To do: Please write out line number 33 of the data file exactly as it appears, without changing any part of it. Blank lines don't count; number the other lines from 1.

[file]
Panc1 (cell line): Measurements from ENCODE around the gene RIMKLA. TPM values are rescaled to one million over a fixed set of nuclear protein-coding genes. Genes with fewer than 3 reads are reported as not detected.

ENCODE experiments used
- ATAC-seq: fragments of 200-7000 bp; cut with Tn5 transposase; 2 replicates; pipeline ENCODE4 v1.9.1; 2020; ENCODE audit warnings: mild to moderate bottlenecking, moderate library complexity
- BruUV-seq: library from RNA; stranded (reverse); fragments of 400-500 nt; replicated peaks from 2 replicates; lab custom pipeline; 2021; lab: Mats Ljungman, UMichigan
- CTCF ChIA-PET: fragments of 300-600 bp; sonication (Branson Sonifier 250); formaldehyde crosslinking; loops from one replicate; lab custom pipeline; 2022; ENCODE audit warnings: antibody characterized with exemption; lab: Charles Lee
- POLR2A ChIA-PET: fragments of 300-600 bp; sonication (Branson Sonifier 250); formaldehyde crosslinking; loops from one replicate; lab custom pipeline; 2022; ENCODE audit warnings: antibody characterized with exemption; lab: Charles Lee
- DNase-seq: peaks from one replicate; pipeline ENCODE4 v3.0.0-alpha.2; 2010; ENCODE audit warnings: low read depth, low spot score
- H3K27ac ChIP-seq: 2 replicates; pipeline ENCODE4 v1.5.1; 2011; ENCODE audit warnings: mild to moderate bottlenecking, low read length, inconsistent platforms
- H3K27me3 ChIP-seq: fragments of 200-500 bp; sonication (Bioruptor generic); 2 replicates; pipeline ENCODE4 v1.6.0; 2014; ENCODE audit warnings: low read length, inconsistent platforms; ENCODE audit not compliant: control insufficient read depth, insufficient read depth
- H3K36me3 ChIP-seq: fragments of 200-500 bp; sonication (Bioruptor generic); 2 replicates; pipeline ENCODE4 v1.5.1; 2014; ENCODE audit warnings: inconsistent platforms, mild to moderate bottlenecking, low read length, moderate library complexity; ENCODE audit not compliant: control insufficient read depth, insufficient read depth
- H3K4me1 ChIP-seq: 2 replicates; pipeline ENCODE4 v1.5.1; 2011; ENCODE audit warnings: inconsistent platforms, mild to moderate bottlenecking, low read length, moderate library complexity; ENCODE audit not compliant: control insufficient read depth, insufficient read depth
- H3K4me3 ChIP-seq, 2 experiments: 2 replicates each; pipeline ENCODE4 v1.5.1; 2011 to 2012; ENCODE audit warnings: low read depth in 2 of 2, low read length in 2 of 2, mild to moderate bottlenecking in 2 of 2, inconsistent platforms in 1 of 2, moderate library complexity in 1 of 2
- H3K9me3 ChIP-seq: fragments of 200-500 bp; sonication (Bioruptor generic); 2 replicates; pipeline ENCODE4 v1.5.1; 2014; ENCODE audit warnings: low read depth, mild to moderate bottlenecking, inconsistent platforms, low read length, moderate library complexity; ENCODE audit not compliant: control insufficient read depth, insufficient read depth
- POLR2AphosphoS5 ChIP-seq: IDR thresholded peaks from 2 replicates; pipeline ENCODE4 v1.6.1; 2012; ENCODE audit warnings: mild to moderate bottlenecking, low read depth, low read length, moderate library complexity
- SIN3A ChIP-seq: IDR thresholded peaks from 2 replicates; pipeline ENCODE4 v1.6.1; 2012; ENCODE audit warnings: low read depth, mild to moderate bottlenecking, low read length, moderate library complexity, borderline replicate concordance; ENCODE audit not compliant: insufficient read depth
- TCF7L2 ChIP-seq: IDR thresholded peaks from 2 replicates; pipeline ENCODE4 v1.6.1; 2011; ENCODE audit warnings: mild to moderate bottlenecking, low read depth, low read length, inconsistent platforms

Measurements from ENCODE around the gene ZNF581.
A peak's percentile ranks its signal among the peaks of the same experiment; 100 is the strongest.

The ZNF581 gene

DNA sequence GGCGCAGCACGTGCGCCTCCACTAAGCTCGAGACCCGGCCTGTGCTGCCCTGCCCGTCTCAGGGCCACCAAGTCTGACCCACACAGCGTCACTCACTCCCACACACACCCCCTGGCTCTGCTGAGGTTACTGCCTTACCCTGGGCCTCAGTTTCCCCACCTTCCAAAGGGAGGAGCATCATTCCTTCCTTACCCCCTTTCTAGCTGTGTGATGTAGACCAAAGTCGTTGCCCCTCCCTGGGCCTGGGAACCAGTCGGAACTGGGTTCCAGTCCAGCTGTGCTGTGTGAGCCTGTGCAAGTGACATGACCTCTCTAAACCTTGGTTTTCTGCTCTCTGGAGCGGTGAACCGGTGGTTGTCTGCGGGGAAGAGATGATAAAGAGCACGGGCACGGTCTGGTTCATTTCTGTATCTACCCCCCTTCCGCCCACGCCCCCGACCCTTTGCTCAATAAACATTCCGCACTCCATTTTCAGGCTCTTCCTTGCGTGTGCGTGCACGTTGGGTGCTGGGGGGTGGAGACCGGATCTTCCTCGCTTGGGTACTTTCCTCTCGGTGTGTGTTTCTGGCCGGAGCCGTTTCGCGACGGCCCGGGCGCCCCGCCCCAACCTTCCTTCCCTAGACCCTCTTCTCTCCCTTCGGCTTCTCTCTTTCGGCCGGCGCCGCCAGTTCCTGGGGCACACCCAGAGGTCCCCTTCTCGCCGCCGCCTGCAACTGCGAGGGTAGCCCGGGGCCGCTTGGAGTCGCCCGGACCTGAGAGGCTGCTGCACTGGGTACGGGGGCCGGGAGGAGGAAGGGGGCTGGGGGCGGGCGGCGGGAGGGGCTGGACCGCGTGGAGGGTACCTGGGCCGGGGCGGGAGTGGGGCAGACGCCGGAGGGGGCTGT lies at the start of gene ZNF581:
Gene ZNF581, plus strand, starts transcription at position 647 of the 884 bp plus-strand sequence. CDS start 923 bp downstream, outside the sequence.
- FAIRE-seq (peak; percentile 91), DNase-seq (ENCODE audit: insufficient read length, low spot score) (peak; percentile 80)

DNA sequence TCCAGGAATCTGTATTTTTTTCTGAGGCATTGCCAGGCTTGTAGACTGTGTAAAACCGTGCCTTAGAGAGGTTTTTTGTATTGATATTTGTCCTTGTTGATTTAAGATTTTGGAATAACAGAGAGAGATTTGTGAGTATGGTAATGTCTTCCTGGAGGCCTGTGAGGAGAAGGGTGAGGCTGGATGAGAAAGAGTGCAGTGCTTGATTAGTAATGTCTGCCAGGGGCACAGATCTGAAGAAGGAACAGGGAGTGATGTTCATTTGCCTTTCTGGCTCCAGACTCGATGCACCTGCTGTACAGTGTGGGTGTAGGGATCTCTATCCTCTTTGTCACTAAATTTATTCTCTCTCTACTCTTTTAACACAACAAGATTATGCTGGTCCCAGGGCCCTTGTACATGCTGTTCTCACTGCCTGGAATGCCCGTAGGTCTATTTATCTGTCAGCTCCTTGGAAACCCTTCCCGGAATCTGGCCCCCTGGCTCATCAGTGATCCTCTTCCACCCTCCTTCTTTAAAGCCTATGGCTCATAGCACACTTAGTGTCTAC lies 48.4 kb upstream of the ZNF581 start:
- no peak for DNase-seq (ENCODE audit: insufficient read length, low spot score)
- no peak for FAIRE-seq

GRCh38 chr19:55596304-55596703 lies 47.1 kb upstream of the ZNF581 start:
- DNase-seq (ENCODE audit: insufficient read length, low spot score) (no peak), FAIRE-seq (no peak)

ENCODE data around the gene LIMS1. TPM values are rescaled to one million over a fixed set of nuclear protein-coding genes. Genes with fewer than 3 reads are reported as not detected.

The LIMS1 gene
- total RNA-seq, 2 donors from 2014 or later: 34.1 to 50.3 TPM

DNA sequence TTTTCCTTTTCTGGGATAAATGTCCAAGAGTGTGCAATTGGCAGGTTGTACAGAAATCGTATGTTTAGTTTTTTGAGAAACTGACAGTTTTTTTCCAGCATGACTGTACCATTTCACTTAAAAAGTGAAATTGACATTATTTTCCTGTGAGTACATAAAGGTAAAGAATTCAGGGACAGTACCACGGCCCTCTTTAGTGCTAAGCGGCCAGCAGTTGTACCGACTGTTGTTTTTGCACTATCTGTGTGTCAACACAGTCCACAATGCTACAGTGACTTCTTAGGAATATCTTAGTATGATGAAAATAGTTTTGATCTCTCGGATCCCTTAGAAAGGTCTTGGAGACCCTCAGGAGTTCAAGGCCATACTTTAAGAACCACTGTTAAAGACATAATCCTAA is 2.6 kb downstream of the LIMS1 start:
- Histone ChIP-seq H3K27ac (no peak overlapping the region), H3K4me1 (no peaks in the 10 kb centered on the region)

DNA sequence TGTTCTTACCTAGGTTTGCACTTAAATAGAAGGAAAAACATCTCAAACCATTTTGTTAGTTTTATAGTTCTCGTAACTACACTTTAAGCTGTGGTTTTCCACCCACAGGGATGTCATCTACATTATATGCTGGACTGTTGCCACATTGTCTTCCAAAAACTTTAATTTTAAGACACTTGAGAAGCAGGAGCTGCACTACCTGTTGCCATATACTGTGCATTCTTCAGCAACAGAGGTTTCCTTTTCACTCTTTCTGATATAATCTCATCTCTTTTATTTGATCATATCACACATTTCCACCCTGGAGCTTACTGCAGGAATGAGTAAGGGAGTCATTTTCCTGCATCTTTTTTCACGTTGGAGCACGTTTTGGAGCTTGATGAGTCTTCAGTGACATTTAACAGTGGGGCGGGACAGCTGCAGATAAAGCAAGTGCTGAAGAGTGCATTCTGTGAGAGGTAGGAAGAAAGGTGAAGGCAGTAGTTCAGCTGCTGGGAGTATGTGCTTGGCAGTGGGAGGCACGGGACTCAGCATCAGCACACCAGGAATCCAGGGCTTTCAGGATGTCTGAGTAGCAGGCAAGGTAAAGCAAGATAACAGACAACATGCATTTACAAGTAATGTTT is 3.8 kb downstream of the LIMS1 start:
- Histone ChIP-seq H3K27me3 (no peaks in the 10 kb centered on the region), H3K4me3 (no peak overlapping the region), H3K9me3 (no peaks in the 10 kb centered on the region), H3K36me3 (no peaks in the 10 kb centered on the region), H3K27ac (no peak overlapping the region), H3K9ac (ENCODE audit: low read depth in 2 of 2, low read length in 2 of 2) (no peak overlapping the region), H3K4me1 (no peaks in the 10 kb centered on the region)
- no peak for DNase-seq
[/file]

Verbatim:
DNA sequence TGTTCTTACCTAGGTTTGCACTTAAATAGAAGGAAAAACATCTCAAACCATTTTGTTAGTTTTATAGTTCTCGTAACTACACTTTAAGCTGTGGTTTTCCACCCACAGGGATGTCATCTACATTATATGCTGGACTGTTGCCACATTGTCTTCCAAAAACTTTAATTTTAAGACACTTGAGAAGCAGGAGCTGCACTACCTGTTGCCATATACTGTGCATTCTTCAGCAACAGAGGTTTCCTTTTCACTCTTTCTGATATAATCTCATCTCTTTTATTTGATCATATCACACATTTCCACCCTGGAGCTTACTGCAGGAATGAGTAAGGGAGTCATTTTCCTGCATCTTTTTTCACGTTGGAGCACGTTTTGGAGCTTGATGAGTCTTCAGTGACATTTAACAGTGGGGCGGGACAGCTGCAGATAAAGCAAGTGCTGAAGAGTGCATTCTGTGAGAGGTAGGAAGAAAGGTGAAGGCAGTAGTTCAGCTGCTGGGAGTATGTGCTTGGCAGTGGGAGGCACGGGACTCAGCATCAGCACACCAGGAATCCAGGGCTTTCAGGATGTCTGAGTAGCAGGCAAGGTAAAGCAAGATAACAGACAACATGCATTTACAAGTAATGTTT is 3.8 kb downstream of the LIMS1 start: